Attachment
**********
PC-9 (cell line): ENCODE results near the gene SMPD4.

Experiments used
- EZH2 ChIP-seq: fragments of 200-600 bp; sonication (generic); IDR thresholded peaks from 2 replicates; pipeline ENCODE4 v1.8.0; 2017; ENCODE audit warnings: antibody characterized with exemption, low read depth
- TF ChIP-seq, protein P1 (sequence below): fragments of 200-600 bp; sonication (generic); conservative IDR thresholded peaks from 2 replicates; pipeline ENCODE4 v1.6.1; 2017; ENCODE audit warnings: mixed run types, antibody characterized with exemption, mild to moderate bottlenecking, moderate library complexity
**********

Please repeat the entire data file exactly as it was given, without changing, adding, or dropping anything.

PC-9 (cell line): ENCODE results near the gene SMPD4.

Experiments used
- EZH2 ChIP-seq: fragments of 200-600 bp; sonication (generic); IDR thresholded peaks from 2 replicates; pipeline ENCODE4 v1.8.0; 2017; ENCODE audit warnings: antibody characterized with exemption, low read depth
- TF ChIP-seq, protein P1 (sequence below): fragments of 200-600 bp; sonication (generic); conservative IDR thresholded peaks from 2 replicates; pipeline ENCODE4 v1.6.1; 2017; ENCODE audit warnings: mixed run types, antibody characterized with exemption, mild to moderate bottlenecking, moderate library complexity